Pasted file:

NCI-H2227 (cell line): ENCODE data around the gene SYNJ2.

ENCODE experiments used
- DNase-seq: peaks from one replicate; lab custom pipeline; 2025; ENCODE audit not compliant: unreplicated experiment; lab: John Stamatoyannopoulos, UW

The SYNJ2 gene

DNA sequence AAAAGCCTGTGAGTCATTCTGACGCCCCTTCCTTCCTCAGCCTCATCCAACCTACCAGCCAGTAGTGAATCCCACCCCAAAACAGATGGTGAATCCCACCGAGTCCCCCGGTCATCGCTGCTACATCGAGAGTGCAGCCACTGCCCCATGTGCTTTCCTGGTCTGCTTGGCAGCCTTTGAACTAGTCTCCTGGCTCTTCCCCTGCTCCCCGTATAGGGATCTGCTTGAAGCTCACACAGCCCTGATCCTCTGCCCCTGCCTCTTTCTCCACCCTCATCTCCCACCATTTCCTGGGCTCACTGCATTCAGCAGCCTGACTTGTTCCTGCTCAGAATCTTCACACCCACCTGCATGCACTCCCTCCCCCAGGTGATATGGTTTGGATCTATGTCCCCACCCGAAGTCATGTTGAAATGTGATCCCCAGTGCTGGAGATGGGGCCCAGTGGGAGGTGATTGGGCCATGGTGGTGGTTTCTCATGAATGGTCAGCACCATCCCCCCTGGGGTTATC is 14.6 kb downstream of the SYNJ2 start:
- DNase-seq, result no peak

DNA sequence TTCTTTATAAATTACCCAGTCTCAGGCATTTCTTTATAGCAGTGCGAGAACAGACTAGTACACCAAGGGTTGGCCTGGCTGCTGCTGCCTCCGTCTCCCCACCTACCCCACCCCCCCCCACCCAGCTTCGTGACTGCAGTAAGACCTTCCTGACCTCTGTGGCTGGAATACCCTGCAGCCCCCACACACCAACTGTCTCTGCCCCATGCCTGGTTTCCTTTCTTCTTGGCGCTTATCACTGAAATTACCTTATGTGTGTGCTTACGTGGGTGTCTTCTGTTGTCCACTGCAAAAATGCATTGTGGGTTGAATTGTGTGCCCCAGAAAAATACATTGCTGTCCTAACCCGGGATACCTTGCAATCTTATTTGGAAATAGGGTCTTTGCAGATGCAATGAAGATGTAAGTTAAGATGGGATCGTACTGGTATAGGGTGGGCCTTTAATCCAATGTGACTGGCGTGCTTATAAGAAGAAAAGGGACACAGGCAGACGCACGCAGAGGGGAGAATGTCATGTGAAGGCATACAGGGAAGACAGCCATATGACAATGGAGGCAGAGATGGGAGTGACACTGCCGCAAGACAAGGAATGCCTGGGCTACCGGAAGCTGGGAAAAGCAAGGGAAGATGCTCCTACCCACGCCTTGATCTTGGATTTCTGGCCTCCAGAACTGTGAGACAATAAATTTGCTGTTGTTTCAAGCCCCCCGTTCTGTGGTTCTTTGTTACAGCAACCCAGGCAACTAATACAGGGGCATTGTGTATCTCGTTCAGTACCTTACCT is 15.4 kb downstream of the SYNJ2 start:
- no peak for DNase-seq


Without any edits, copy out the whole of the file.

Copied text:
NCI-H2227 (cell line): ENCODE data around the gene SYNJ2.

ENCODE experiments used
- DNase-seq: peaks from one replicate; lab custom pipeline; 2025; ENCODE audit not compliant: unreplicated experiment; lab: John Stamatoyannopoulos, UW

The SYNJ2 gene

DNA sequence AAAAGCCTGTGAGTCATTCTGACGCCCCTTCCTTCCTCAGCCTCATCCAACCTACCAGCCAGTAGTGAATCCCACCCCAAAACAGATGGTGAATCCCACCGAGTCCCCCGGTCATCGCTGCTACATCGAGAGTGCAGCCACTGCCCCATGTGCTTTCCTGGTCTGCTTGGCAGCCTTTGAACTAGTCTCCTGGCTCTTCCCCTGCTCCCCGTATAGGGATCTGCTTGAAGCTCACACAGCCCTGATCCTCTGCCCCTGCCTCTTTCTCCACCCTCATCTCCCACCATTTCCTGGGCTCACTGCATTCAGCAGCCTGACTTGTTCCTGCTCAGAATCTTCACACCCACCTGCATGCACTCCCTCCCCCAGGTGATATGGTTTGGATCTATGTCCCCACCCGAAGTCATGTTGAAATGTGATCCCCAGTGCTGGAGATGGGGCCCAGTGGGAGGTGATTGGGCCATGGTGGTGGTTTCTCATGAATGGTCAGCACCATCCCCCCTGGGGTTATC is 14.6 kb downstream of the SYNJ2 start:
- DNase-seq, result no peak

DNA sequence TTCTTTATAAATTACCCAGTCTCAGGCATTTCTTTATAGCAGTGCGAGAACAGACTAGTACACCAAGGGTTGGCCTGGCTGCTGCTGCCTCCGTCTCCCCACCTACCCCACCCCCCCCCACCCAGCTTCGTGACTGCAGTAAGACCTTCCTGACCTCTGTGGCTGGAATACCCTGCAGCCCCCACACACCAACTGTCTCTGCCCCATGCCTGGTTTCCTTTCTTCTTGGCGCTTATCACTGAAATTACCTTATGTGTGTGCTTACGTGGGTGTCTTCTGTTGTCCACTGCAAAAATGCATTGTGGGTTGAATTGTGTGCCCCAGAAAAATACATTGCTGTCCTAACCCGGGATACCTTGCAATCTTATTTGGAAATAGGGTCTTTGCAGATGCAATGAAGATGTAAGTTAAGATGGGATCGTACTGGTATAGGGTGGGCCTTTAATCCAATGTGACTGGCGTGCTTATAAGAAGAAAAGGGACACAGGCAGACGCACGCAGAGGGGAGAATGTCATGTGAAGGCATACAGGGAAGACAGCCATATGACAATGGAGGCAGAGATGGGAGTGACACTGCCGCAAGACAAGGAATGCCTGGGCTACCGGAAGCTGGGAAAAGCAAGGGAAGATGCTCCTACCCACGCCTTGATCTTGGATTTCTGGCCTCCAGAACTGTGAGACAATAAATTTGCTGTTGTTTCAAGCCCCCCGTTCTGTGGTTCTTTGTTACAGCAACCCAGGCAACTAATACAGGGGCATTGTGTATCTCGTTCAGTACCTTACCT is 15.4 kb downstream of the SYNJ2 start:
- no peak for DNase-seq